Review: Rockshox Vivid R2C Shock

The Vivid R2C has been Rock Shox’s leading shock for several years. Having made it’s way on board numerous World Cup bikes, this shock has won many events. For instance, the Vivid R2C was mounted on Danny Hart’s bike for his famous 2011 World Cup Championship win, with an 11.699 second margin. Rock Shox took extreme weather conditions and demanding events such as World Cup downhill races into consideration when constructing the revamped and improved Vivid Coil.


The new Vivid features visible improvements to the dials. The new dials and their positions allow for easier access and improved feel when adjusting ending stroke rebound and low speed compression. The beginning stroke rebound knob has also been improved, with a similar larger-diameter knob.


Built around a forged aluminum body and a machined 7075 aluminum shaft, the new Vivid sports some welcomed improvements. A new internal spring mechanism, called the Counter Measure, sits between the damper piston and body and is used to reduce the breakaway force of the damper to nearly zero pounds of force. (Breakaway force is essentially a delay in response before the shock works, producing almost a shuddering feeling.) To the rider, this means that the improved Vivid R2C shock will not have the sticky feeling that other shocks may experience.

The Dual Flow Adjust Rebound essentially takes the whole rebound circuit and splits it in two: one circuit for all the small bumps and pedaling forces (beginning stroke rebound), and the other for big hits (ending stroke rebound). With all this valving trickery you would think that would be enough. Well, Rock Shox also introduced a “Rapid Recovery” system to the rebound damping circuit. This circuit allows your suspension to recover faster between hits. It’s not just a faster rebound circuit, but rather a circuit that has a bit less damping until just past the mid stroke, and then slows down again so that you don’t get a harsh top-out.

The shock is available in 200mm x 57mm, 216mm x 63mm, 222mm x 70mm, 240mm x 76mm, and 289mm x 67mm.

Installation and Setup

Installing the Vivid coil on my Santa Cruz V10C was pretty easy. All I needed for tools were an 8mm hex key and a 13mm box wrench. The Vivid did required new mounting hardware, though. I recommend a three-piece hardware kit instead of older two-piece mounting kits: they last longer and wear the bushings less. Once you press in the new mounting hardware adapters, it’s a simple install.

Setting up the shock does take a bit of patience. Using the recommended spring weight (450lb, according to Santa Cruz), I then sat on the bike with the suspension in full open positions (all damping circuits in the least damping settings), and with the aid of a friend I started to add preload to the spring (half-turn increments) until I had the correct amount of sag in the system. I wanted 30% sag–76mm of shock travel multiplied by 0.7 equals 56mm.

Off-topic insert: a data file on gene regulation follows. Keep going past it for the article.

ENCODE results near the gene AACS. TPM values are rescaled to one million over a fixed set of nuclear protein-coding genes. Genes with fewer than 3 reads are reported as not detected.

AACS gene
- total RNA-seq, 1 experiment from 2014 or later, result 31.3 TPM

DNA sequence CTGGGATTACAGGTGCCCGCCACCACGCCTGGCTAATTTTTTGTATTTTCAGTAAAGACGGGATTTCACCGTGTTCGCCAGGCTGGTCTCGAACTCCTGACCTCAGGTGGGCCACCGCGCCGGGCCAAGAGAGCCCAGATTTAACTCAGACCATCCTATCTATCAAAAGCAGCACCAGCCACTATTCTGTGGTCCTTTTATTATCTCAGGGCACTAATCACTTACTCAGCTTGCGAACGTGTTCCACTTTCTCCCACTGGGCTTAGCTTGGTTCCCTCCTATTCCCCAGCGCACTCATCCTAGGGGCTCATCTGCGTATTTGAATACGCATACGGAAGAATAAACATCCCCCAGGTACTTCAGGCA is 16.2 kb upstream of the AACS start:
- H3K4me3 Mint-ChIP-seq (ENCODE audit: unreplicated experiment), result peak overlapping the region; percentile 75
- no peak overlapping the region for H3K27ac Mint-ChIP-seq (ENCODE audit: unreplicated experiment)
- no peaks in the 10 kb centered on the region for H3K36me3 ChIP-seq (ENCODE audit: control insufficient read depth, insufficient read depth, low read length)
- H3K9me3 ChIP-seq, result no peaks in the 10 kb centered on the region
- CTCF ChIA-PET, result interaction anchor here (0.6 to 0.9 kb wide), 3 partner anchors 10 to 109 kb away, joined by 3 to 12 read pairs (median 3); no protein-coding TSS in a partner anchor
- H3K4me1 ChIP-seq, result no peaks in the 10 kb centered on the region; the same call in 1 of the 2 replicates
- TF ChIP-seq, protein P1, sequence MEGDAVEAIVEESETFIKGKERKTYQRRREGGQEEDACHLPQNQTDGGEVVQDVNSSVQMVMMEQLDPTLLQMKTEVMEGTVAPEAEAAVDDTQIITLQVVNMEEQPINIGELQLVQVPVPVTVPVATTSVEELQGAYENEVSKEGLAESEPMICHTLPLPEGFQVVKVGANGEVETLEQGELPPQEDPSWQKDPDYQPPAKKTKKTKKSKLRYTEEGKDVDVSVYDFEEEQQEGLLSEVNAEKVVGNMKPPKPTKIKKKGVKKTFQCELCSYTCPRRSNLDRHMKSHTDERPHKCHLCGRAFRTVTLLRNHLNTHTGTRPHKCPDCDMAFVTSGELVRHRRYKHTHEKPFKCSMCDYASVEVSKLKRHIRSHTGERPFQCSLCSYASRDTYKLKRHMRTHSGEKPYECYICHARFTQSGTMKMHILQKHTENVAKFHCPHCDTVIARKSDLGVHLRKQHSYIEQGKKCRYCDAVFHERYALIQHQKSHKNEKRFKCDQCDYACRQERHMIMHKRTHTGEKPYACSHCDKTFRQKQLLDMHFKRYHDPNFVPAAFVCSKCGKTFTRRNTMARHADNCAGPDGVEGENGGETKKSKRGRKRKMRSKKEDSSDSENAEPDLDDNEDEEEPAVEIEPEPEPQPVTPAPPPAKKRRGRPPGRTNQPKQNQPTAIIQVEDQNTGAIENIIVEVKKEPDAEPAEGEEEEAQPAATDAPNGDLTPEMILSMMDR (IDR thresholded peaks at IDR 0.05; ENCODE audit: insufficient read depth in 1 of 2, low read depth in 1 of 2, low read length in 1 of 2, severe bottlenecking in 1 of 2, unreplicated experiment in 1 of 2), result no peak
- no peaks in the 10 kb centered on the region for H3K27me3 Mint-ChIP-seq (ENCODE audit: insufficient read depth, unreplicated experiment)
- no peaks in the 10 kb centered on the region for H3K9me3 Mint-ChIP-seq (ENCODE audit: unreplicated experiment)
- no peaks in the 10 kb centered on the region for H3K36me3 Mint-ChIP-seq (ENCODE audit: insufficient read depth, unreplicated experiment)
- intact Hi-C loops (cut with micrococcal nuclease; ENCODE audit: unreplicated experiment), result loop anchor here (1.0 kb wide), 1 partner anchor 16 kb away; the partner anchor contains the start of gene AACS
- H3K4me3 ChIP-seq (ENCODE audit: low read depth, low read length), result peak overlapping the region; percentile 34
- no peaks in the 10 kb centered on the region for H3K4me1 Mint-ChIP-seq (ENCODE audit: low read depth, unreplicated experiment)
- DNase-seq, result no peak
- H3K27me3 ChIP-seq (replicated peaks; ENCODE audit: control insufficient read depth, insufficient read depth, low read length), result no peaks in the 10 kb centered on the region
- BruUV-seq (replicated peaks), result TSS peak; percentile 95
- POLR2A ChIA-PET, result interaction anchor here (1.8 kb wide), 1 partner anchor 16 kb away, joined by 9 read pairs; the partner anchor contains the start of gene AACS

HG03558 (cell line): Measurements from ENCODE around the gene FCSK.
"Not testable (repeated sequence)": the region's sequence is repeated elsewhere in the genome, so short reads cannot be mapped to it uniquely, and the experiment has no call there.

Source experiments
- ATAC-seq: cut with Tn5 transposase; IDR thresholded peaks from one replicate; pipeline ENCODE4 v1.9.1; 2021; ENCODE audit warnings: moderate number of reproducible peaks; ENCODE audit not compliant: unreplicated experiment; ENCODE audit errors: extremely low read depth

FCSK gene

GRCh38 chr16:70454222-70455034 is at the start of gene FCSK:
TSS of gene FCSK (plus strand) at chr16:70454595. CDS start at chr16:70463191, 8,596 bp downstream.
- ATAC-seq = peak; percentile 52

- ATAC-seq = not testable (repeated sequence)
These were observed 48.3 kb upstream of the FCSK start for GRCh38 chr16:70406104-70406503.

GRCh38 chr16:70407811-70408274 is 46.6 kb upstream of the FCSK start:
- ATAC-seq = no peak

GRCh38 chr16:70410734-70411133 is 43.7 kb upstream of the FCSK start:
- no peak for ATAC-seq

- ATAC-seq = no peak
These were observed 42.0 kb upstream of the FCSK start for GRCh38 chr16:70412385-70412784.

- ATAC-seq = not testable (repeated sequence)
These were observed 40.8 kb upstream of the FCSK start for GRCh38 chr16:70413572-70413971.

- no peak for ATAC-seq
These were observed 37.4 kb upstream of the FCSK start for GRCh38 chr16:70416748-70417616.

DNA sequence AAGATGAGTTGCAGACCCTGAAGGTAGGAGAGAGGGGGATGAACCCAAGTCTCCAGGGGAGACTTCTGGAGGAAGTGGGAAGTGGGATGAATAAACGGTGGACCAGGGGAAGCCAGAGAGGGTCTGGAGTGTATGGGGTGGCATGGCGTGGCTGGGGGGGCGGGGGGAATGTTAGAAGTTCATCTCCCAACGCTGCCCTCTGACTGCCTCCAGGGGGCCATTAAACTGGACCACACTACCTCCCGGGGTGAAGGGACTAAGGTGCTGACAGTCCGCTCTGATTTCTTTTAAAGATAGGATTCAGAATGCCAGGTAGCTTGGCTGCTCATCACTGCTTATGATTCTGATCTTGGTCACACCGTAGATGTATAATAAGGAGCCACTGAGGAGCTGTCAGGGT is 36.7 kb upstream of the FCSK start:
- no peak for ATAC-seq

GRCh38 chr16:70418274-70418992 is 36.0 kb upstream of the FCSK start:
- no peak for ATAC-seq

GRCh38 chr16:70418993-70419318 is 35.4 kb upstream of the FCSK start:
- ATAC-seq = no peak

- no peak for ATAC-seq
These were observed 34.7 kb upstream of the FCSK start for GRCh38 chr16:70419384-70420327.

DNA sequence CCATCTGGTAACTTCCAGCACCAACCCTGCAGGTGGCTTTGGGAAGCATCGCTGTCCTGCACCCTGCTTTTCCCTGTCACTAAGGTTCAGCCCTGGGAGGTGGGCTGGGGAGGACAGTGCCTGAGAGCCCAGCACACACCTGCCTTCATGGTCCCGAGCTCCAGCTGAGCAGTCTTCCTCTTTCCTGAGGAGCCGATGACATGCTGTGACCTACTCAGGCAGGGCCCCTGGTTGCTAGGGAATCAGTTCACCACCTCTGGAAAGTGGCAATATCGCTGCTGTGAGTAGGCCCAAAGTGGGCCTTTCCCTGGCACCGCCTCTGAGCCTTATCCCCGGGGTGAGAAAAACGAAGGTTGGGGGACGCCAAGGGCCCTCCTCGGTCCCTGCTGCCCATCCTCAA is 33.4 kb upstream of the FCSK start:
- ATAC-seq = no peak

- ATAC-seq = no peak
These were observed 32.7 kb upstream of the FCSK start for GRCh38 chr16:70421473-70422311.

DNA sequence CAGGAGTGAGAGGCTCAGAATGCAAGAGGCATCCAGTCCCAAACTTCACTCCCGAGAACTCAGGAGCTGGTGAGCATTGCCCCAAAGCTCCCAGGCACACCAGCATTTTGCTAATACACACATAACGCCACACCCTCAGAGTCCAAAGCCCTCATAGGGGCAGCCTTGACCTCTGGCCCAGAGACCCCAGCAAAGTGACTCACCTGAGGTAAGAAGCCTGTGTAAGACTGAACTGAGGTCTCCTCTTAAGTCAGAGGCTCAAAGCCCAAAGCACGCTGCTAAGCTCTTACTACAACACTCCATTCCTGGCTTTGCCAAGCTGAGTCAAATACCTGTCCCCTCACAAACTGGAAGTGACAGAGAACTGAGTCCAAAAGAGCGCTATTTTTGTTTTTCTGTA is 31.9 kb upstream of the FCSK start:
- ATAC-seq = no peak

Once we got the required sag, I started setting up the shock. With 3 clicks of compression, 5 clicks on the beginning stroke rebound, and 4 on the ending stroke rebound, I was ready to go.


I wasn’t all that impressed with the initial setup of the Vivid. The sag was fine, but I felt as if the bike was bouncing off rocks more than it should, I also noticed that the rear end was sliding out a bit too easily as well. In the end, I added a bit more sag (less preload), and reset all the dials to the full clockwise (turtle) position. From there, I then backed them off one by one. I turned the beginning stroke rebound back 7 clicks counter clockwise, the end stroke rebound 5 clicks counter clockwise, and finally the compression knob another 4 clicks counter clockwise. For my V10C, this was a much better setting with an improved ride overall. However, the beginning stroke rebound knob was a little stiff, and did require a bit more effort to turn than I would like.

After the second round of adjustment, the familiar tracking was back, with less rear wheel wash and improved stability. The Vivid rode well over everything from jumps to massive rock gardens. I seriously enjoyed the good control of the rear shock during braking and pedaling efforts. I noticed right away that the dampening circuits handled the low speed inputs favorably.

Bottom Line

I am impressed with the improvements to the Vivid, and can easily say that this shock is faster than I am. Rock Shox has upped their game once again!

MSRP: $430 US for the shock, and another $30 or so for the spring.

Thanks the folks at Rock Shox for sending down the Vivid for review.

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